Jury and communications consultant Beth Foley on how to make a public apology. An excerpt:
Mr. Spitzer violated two important markers of an effective apology: First, an effective apology is not about the person who gives it, is about the person or people he hurt. By having his wife stand next to him and share in his public shame, he victimized her again. Although he did say "I apologize" to my family and the public, he spent equal time talking about his own political views and how he disappointed himself.
His second shortcoming is that he gave only a vague acknowledgement of what he did wrong. It is impossible to effectively apologize for the damage his actions caused without acknowledging the actions themselves. Perhaps he left out the details because it would emphasize his hypocrisy. After all, as Attorney General of the State of New York he aggressively prosecuted two prostitution rings. He gives no real evidence that he understands his own hypocrisy and how that violates the audience. Not only did this fail to trigger reciprocity and concessions, it angered his audience.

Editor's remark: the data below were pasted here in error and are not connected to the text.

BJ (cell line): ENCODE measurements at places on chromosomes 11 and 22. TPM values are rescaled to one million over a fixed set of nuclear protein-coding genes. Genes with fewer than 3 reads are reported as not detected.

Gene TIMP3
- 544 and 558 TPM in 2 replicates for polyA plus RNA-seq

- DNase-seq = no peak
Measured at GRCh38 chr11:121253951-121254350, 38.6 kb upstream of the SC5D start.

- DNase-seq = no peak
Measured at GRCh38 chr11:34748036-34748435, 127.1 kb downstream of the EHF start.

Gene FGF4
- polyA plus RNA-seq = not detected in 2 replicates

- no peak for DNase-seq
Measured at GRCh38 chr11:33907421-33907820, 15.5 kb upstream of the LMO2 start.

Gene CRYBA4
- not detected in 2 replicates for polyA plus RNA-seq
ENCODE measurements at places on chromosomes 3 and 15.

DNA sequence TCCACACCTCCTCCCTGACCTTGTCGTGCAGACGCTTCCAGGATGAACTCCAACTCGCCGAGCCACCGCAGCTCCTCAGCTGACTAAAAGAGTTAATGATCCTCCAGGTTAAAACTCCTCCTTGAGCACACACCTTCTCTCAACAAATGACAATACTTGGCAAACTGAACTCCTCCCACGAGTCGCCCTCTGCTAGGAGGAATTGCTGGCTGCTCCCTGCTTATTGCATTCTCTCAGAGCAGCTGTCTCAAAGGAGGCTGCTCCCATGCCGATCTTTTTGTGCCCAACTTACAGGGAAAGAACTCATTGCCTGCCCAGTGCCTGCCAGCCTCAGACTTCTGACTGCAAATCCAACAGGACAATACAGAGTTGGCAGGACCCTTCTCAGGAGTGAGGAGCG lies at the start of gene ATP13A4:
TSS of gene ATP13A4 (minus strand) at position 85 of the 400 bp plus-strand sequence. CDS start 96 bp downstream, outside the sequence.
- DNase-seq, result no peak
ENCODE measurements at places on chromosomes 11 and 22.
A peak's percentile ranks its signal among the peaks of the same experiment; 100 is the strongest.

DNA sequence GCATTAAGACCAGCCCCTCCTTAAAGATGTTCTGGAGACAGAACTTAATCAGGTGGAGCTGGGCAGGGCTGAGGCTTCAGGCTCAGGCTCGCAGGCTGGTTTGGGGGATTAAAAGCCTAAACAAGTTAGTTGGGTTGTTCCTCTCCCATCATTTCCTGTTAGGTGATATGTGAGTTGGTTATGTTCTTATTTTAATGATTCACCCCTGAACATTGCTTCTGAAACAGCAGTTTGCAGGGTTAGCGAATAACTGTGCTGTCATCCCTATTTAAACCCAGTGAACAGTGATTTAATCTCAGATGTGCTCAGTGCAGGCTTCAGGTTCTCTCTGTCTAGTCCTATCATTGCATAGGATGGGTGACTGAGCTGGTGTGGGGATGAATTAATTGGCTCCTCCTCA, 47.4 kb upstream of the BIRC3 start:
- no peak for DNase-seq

[HT: 13th Floor]